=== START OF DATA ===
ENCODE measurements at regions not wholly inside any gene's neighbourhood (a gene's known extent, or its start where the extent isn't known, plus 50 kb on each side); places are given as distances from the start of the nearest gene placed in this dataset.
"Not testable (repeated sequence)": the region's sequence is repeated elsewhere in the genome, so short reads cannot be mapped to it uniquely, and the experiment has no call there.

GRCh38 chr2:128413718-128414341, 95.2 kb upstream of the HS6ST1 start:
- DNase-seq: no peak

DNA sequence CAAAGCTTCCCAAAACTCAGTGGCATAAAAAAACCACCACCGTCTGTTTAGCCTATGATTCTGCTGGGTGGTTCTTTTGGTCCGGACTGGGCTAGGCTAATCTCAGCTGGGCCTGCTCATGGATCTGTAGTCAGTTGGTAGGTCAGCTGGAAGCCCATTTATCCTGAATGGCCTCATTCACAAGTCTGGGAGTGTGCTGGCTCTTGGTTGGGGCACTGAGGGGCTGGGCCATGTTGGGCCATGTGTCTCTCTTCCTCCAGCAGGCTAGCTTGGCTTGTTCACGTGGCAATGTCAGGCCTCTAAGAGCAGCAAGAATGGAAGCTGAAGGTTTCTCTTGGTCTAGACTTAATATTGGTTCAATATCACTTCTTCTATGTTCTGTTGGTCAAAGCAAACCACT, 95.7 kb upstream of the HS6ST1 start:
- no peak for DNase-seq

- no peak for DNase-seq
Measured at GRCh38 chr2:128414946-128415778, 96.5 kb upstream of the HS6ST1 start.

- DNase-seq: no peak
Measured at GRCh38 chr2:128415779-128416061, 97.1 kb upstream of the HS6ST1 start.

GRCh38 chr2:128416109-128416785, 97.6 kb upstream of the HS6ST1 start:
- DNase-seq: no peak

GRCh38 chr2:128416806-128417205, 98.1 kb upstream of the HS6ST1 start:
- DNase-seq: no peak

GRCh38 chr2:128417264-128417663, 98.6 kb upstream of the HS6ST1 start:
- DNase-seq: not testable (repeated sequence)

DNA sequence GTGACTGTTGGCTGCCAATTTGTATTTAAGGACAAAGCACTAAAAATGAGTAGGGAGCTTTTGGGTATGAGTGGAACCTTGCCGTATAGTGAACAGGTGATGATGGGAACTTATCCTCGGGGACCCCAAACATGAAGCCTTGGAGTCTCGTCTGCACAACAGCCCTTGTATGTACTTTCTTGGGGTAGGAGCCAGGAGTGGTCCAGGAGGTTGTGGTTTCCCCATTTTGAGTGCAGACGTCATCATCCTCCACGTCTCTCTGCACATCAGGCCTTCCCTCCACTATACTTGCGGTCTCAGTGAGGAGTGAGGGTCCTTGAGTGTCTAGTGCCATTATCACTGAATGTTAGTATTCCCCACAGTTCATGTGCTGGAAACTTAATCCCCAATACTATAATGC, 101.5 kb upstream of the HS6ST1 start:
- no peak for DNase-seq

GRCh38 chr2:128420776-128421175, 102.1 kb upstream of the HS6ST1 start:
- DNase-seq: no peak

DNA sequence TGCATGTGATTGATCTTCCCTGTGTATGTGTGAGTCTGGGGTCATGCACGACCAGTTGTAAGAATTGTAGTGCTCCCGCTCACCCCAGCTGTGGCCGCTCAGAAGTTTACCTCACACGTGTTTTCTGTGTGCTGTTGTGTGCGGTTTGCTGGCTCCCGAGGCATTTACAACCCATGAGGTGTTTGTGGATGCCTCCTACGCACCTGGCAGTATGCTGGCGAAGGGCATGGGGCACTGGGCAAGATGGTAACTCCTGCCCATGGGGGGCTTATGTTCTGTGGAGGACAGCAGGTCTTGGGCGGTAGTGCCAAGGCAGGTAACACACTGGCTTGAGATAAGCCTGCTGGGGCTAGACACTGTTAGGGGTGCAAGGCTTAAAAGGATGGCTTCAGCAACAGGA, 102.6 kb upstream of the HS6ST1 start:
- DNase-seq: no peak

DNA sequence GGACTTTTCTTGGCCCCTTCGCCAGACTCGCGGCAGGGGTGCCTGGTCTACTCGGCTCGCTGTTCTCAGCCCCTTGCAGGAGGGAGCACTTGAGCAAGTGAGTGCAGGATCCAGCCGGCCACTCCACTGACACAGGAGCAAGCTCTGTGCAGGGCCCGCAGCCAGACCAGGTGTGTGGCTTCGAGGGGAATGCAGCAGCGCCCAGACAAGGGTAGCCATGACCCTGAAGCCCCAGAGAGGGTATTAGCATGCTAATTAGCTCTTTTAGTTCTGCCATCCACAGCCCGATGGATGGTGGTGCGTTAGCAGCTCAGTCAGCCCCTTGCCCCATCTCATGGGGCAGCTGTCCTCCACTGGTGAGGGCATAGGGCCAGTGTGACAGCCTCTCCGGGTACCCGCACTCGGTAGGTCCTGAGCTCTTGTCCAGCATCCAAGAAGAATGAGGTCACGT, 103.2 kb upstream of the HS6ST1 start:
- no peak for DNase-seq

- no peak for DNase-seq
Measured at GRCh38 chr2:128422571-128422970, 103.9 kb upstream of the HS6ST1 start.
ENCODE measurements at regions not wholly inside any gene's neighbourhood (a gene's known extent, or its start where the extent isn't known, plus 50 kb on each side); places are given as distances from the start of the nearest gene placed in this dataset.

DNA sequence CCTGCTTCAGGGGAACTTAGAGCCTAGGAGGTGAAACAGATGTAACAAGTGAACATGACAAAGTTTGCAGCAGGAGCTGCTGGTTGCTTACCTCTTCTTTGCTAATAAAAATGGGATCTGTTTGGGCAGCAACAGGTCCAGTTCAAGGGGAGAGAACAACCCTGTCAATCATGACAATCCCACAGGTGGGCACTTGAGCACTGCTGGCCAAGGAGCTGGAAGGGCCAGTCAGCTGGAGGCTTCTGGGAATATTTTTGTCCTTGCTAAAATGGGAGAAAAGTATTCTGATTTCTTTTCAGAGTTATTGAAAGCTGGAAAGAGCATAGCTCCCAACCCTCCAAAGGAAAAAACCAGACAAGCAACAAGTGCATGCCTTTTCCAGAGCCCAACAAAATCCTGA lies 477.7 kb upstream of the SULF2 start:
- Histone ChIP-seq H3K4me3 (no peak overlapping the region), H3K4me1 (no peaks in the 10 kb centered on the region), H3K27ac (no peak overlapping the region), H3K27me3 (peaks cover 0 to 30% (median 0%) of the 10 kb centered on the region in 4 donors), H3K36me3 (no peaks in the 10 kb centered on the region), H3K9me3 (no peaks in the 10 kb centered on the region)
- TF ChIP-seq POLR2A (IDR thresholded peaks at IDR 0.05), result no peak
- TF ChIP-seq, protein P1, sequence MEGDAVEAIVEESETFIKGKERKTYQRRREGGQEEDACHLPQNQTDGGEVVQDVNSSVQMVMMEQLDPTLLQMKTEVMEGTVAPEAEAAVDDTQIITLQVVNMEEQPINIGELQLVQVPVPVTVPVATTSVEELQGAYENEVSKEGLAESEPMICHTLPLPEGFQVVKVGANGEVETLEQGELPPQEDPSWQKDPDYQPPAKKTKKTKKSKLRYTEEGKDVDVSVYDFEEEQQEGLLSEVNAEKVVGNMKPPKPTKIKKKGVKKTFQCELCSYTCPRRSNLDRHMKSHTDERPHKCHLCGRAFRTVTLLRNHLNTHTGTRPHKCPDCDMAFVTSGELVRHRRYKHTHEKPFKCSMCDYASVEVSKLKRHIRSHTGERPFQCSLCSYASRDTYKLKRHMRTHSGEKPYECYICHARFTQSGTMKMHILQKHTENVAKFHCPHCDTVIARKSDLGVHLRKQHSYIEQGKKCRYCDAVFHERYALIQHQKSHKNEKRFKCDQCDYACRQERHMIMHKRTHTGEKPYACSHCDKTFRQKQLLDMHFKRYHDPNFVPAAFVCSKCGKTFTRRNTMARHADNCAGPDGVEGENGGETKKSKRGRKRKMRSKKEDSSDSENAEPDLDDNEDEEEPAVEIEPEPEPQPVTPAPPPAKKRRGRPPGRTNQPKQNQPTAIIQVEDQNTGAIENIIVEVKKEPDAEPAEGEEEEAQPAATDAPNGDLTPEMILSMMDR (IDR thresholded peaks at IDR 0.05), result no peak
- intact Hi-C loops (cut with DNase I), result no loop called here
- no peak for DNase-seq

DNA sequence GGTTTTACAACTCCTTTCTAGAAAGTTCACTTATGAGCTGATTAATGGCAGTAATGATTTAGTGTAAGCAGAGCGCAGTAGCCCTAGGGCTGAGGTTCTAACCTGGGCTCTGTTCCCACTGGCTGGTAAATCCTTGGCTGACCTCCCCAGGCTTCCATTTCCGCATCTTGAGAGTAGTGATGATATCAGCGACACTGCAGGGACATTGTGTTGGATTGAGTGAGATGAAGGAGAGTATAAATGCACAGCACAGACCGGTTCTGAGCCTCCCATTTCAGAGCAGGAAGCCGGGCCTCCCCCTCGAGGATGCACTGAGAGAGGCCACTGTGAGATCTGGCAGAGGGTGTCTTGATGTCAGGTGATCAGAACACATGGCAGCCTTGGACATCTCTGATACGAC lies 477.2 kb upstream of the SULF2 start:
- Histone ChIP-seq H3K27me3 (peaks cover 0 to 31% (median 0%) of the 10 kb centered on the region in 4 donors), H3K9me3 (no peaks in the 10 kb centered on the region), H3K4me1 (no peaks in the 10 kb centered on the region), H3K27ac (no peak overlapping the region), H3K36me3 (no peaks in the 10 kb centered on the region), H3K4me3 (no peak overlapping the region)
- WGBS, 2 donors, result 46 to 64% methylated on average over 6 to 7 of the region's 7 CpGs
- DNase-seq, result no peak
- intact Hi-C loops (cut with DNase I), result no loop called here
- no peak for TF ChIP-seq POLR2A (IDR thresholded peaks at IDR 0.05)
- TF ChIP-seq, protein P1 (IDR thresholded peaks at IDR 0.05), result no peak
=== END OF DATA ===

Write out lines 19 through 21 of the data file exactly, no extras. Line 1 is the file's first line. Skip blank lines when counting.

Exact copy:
GRCh38 chr2:128420776-128421175, 102.1 kb upstream of the HS6ST1 start:
- DNase-seq: no peak

DNA sequence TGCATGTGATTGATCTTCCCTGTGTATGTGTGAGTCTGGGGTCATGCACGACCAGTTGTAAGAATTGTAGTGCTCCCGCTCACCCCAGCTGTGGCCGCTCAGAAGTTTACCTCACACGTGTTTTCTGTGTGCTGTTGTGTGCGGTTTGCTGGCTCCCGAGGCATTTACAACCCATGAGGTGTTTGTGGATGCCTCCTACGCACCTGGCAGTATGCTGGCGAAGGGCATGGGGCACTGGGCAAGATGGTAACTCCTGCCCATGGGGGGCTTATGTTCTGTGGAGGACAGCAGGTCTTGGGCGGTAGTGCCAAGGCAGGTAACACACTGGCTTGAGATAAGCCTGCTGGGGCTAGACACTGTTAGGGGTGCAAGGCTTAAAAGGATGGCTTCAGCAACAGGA, 102.6 kb upstream of the HS6ST1 start: